Being arrested is a stressful and negative life experience. Don’t let it define your future. While nobody can turn back time, knowing what to do (and what not do) after an arrest can help avoid making a bad situation worse. Take a moment to familiarize yourself with some core principles.
While it’s true that being placed under arrest usually involves handcuffs and transportation to a police department or jail, there are some exceptions. For misdemeanors or ordinance violations, Florida law permits officer(s) to issue a written “promise to appear” instead of physically arresting a suspect. This is referred to as a “PTA.” Police cannot PTA someone for a felony or if they refuse to identify themselves, present a danger to others, have outstanding warrants or have a history of failing to appear in court. Common examples of crimes for which a PTA might be issued include petit theft and possession of cannabis.
PTAs happen with great frequency in Miami-Dade and Broward Counties. While there are advantages (no jail, no bond), sometimes the police don’t do an adequate job explaining to a suspect that he or she has been arrested. That person may mistakenly think they are not charged with a crime and, as a result, miss a required court date. Missing a court date almost always results in a warrant. If you have an interaction with police and are asked to sign any paperwork, make sure you know whether a PTA was issued.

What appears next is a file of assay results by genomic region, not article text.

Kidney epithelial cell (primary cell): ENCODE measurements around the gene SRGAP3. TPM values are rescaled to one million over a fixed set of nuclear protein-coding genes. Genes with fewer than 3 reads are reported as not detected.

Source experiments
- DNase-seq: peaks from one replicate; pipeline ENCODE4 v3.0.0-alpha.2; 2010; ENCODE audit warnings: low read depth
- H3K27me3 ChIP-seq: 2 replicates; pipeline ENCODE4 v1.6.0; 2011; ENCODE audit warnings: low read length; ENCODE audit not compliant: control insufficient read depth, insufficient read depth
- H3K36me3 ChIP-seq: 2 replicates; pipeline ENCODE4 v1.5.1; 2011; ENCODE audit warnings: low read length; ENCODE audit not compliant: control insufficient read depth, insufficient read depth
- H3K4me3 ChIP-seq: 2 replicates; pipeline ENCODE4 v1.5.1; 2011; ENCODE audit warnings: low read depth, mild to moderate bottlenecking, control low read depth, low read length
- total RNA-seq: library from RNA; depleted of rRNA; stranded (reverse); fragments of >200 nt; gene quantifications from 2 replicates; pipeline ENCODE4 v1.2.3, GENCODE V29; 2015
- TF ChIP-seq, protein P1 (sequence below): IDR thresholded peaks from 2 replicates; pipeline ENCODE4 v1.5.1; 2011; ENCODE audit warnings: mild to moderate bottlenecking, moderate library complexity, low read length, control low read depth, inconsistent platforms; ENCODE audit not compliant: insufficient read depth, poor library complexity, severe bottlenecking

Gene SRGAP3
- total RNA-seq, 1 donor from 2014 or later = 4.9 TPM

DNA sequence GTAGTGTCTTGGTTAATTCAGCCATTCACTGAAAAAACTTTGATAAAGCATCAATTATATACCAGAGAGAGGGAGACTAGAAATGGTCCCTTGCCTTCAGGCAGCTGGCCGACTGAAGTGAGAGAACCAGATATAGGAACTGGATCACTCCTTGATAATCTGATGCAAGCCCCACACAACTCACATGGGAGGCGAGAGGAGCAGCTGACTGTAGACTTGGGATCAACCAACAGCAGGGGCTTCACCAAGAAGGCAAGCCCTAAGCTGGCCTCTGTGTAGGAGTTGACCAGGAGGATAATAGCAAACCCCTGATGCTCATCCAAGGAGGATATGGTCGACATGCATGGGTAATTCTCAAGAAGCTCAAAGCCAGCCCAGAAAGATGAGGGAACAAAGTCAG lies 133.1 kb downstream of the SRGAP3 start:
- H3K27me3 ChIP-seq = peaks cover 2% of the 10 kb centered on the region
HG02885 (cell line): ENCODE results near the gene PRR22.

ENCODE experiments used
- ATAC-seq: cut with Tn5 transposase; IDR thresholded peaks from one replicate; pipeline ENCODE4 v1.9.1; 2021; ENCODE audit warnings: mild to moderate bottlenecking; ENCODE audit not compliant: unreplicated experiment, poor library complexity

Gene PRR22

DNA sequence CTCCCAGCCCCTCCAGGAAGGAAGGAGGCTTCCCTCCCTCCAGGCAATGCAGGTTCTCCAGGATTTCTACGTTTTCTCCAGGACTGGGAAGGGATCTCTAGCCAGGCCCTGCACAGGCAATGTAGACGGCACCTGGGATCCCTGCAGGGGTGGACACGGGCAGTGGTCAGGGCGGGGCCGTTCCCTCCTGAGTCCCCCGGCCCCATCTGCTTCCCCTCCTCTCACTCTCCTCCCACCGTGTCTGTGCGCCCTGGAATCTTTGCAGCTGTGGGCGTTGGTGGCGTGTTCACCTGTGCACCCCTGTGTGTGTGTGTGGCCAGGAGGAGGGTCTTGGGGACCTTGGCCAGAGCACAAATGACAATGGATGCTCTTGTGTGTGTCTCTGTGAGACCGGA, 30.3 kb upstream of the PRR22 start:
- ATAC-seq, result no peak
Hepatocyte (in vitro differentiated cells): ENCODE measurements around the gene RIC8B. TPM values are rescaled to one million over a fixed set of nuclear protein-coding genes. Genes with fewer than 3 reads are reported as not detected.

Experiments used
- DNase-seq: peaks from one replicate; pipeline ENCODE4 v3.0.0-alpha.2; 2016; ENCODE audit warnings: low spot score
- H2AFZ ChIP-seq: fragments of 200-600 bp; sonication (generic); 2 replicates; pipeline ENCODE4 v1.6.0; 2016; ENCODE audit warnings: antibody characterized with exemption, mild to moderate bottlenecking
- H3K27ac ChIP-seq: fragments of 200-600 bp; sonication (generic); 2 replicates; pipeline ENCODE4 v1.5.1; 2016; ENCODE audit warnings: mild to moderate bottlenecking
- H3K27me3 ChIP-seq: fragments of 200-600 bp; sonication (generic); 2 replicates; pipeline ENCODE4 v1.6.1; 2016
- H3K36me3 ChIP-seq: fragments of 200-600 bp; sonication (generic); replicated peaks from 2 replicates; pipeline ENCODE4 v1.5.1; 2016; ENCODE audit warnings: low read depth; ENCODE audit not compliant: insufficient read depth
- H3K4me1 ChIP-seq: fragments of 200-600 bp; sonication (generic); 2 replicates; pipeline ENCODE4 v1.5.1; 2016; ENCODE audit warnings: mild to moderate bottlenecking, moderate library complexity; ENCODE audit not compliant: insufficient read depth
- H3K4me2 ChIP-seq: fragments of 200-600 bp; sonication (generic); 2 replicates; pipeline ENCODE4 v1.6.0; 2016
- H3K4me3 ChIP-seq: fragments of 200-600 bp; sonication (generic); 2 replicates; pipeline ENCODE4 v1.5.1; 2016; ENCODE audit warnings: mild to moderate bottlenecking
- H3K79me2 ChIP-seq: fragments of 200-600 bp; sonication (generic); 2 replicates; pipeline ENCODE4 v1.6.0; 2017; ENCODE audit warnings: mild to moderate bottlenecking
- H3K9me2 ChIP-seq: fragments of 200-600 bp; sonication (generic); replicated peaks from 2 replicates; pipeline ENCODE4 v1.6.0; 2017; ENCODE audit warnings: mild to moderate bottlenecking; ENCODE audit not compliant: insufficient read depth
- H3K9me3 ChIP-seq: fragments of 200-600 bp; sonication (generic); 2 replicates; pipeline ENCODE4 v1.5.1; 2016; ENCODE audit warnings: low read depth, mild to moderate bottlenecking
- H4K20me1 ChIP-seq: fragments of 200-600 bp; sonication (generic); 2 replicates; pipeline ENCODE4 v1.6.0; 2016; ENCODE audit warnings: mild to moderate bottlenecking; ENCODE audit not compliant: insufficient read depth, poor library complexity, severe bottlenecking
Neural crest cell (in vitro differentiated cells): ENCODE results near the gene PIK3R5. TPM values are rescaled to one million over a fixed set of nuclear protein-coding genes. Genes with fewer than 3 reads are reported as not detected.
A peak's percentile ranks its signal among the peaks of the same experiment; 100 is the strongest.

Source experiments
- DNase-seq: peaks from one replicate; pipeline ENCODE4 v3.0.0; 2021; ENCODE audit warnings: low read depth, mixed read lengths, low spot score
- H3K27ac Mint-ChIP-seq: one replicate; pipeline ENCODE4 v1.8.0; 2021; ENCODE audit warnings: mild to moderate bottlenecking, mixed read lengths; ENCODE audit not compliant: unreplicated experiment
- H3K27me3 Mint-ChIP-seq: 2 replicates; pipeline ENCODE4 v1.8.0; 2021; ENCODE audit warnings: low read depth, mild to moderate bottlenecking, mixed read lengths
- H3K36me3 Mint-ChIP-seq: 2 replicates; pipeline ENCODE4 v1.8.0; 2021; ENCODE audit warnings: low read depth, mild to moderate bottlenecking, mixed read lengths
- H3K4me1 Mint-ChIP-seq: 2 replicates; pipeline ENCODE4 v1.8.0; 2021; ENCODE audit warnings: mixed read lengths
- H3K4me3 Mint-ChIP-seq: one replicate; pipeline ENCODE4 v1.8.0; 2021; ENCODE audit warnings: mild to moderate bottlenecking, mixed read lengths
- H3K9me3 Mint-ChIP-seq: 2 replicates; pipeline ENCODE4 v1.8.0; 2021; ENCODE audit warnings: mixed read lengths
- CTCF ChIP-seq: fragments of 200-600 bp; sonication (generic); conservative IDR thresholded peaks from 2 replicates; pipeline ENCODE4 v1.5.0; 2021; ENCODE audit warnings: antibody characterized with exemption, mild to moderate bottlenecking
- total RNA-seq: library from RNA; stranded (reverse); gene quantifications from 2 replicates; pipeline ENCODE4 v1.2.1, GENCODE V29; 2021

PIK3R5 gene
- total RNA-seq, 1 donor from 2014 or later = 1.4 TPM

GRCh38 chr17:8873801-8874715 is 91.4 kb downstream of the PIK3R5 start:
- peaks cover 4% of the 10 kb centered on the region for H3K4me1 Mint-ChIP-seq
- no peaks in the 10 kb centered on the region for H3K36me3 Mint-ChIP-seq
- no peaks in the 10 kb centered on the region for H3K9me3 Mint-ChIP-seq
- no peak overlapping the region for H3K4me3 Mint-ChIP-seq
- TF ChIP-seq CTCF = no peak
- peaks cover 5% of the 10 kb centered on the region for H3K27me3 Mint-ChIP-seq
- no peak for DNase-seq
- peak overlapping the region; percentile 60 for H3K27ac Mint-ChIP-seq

It is natural to want to explain your situation, but the best strategy if you have been arrested is to remain silent.
After arrest, many people feel as though the were not treated fairly, were falsely accused, or that the arrest affidavit has lies in it. This naturally causes people to want to explain themselves and what really happened to others—usually other police officers, a judge, or a prosecutor. The best criminal defense lawyers in Miami will tell you that you don’t owe an explanation to anybody, nor should you offer one. This type of discussion should stay between you and your criminal lawyer. More often than not, people who think they can “talk themselves out of this” are only left with regret when they realize it only made matters worse.
After arrest, you will be brought before a magistrate or judge for a first appearance
This should happened promptly, but depending on the circumstances, it can be over 24 hour. The purpose of a first appearance is to see whether, after a cursory review of the allegations and arrest form, there is probable cause to believe a crime was committed.
The judge will inform the person arrested of the charges against him or her and advise him or her of their rights. One of those rights is the right to remain silent—heed that advice! In Miami, everybody is appointed a public defender at first appearances; this is commonly referred to as a blanket appointment. The reason is, everyone is entitled to have an attorney present at this critical stage. Because most people have not yet had an opportunity to find and hire an attorney, one is provided for them.
These public defenders are usually grossly overworked because they have to look at everybody’s cases that morning. So, if you are the loved one of someone who was recently arrested, that’s why it’s usually good to act fast and hire an experienced bail criminal attorney who knows how to best argue for your loved one.